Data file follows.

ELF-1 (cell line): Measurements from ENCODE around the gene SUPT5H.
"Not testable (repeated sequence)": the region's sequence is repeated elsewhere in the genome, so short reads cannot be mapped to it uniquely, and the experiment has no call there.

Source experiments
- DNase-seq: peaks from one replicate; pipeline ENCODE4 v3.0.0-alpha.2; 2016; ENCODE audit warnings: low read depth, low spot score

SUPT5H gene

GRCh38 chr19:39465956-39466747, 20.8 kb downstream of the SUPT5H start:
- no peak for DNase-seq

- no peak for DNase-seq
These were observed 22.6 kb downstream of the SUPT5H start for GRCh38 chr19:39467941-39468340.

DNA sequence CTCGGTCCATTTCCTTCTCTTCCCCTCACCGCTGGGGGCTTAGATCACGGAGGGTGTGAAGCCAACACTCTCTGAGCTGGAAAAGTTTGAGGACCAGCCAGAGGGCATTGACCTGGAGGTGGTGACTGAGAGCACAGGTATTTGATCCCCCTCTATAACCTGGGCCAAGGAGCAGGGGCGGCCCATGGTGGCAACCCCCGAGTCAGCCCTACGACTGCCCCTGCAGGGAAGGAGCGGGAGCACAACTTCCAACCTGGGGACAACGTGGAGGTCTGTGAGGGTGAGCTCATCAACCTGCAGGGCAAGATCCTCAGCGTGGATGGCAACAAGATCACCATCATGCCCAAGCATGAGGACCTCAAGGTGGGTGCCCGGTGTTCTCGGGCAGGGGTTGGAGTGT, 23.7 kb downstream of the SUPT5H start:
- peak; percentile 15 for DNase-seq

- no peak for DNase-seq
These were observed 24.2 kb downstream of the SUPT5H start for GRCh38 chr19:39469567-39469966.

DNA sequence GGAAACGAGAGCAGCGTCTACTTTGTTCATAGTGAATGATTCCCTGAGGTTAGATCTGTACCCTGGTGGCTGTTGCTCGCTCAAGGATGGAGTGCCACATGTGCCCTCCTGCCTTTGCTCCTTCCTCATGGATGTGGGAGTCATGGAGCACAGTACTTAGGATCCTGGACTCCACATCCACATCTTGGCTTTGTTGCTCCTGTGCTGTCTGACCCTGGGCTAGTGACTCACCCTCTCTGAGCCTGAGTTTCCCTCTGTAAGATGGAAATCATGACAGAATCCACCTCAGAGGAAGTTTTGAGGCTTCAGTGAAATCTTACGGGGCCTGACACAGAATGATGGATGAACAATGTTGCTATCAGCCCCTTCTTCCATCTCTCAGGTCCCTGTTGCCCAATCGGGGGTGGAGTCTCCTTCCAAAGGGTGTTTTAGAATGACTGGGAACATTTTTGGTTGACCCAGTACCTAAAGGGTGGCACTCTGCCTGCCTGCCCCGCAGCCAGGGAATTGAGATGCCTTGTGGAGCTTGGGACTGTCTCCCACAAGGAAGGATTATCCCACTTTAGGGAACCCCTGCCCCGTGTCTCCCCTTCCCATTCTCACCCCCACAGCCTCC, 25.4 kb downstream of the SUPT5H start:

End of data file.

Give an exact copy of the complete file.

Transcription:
ELF-1 (cell line): Measurements from ENCODE around the gene SUPT5H.
"Not testable (repeated sequence)": the region's sequence is repeated elsewhere in the genome, so short reads cannot be mapped to it uniquely, and the experiment has no call there.

Source experiments
- DNase-seq: peaks from one replicate; pipeline ENCODE4 v3.0.0-alpha.2; 2016; ENCODE audit warnings: low read depth, low spot score

SUPT5H gene

GRCh38 chr19:39465956-39466747, 20.8 kb downstream of the SUPT5H start:
- no peak for DNase-seq

- no peak for DNase-seq
These were observed 22.6 kb downstream of the SUPT5H start for GRCh38 chr19:39467941-39468340.

DNA sequence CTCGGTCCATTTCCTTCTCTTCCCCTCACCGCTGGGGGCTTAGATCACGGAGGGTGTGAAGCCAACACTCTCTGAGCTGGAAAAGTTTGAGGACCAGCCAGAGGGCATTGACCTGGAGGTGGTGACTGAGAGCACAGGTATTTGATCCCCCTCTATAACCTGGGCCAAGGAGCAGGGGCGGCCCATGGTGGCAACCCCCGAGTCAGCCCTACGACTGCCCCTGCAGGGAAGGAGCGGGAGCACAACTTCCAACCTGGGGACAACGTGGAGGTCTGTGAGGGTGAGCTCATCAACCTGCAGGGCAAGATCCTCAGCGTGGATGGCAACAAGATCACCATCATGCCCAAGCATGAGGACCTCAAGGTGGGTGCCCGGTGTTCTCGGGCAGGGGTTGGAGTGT, 23.7 kb downstream of the SUPT5H start:
- peak; percentile 15 for DNase-seq

- no peak for DNase-seq
These were observed 24.2 kb downstream of the SUPT5H start for GRCh38 chr19:39469567-39469966.

DNA sequence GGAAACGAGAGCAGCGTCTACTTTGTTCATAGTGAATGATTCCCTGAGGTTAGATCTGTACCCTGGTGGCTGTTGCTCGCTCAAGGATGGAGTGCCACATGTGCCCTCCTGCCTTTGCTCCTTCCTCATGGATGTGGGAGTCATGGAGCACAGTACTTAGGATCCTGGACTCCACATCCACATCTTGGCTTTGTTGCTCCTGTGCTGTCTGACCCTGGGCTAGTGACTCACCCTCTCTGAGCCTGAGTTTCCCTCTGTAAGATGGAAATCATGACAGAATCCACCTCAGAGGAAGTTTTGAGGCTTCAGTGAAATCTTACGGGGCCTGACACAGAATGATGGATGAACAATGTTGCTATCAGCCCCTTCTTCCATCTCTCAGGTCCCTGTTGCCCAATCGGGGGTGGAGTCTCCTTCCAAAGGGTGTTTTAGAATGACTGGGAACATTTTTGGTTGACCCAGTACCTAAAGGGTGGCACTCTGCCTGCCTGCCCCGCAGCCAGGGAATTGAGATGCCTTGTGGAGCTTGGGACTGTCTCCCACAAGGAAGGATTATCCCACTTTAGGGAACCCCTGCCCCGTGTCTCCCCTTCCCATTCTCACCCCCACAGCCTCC, 25.4 kb downstream of the SUPT5H start: